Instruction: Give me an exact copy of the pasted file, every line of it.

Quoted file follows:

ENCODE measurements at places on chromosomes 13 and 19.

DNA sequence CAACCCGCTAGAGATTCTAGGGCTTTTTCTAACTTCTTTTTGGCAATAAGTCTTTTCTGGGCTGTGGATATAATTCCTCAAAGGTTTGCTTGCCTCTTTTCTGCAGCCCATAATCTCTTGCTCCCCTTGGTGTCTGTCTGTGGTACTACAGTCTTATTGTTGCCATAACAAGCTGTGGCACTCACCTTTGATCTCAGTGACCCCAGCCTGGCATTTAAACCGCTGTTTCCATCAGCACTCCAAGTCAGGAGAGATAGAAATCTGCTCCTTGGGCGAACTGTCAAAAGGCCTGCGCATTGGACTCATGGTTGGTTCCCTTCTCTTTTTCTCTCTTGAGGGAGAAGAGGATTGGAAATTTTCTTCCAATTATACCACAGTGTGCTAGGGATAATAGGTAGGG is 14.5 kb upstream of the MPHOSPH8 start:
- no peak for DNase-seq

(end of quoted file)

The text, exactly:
ENCODE measurements at places on chromosomes 13 and 19.

DNA sequence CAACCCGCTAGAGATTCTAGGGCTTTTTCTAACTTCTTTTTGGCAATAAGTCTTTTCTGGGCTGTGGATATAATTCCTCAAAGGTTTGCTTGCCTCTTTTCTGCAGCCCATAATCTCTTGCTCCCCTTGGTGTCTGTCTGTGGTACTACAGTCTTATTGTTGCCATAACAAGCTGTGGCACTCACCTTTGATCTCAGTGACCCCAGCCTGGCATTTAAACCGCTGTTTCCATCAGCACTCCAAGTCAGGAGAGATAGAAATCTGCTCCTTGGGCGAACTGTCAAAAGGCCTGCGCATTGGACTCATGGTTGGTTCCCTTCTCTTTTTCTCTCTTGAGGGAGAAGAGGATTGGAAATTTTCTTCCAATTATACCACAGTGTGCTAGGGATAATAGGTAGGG is 14.5 kb upstream of the MPHOSPH8 start:
- no peak for DNase-seq